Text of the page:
The Ninth Commandment


Justice-Seeking: Tell the truth


Saying the memory verse together at suppertime will imprint it on the hearts of your children forever.

Exodus 20:16

You shall not give false testimony against your neighbor.


Lying seems to be a way of life in our modern society. There are many ways to lie. There are white lies - lies that seem to do more good than harm. There are lies by omission or exaggeration. And, then there is false testimony, lies that tell an untruth about someone else. Sometimes the false testimony is used to get ourselves out of trouble, sometimes to get someone else into trouble, or both. Often the attitude is "What's the big deal?" But the Bible takes lying, particularly false testimony, so seriously that it is included in the Ten Commandments.

What's the big deal? The Israelites would have understood this commandment in the context of their judicial system. But certainly the meaning can be expanded to speaking the truth in all situations involving one's neighbor. False testimony harms another person's reputation. It can result in undeserved punishment, even prison or death. Jesus himself encountered false testimony in his trial before the Sanhedrin (Mark 14:56).

Giving false testimony, lying, breaks our relationships with each other and dishonors God. Telling the truth is a virtue that God looks for in his people. Psalm 15 describes a righteous person and verse 3 sheds light on the subject of false testimony (v. 3).

1 LORD, who may dwell in your sanctuary?
Who may live on your holy mountain?
2 Those whose walk is blameless,
who do what is righteous,
who speak the truth from their hearts;
3 who have no slander on their tongues,
who do their neighbors no wrong,
who cast no slur on others;
4 who despise those whose ways are vile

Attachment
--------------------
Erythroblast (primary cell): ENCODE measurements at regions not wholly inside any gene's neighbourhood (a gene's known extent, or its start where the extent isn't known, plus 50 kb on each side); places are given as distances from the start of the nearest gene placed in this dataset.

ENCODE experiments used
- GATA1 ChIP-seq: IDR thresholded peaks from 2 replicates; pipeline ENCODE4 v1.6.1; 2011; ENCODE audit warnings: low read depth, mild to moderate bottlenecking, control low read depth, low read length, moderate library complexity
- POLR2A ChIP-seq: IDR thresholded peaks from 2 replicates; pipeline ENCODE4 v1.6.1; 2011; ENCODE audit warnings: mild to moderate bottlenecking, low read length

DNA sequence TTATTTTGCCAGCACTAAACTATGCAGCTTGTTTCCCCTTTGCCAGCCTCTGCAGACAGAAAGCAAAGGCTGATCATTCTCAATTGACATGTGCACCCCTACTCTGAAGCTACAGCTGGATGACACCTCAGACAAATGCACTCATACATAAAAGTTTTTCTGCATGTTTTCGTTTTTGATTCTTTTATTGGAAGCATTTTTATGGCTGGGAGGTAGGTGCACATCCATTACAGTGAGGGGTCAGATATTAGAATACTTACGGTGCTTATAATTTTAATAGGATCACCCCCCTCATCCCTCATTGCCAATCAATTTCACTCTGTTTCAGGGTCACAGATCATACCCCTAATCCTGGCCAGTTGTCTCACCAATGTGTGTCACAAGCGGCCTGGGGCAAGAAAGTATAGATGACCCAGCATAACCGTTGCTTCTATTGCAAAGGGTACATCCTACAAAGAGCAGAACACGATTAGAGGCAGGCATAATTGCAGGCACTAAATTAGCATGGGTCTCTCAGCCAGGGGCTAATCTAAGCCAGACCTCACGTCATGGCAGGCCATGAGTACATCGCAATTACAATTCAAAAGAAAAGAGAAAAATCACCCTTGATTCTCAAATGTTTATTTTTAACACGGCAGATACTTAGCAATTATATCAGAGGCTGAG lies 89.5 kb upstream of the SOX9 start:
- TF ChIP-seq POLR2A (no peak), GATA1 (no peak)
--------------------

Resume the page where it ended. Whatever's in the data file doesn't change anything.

but honor whoever fears the LORD;
who keep their oaths even when it hurts;
5 who lend money to the poor without interest
and do not accept bribes against the innocent.
Whoever does these things
will never be shaken.


How well did you listen to the story?

Q. What does the principle find?
A. A broken window.

Q. Who does he think broke the window?
A. Skink.

Q. Who sent the principal a note accusing Skink?
A. Spike.

Q. How did Granny know the identity of the author of the note?
A. She recognized the handwriting.


This question is meant to help the children develop a biblical understanding of God, who He is and what He does. The "answer" is not meant for parents to read to their children. Rather its purpose is to assist parents in guiding the conversation to this biblical understanding. We encourage you to use an open Bible in this conversation, building biblical literacy and well as a biblical theology.


Why does God think telling the truth is so important?


The Bible tells us, "God is not a human, that he should lie, not a human being, that he should change his mind. Does he speak and then not act? Does he promise and not fulfill" Numbers 23:19 As Christians we are flesh and blood representatives of God to our world (2 Corinthians 3:3). Telling the truth fulfills the greatest commandment (Matthew 22:37-39). When we tell the truth we are showing that we love God and we love our neighbors as ourselves.


Have you hurt someone by telling a lie about him or her? This week talk to them and ask for their forgiveness.
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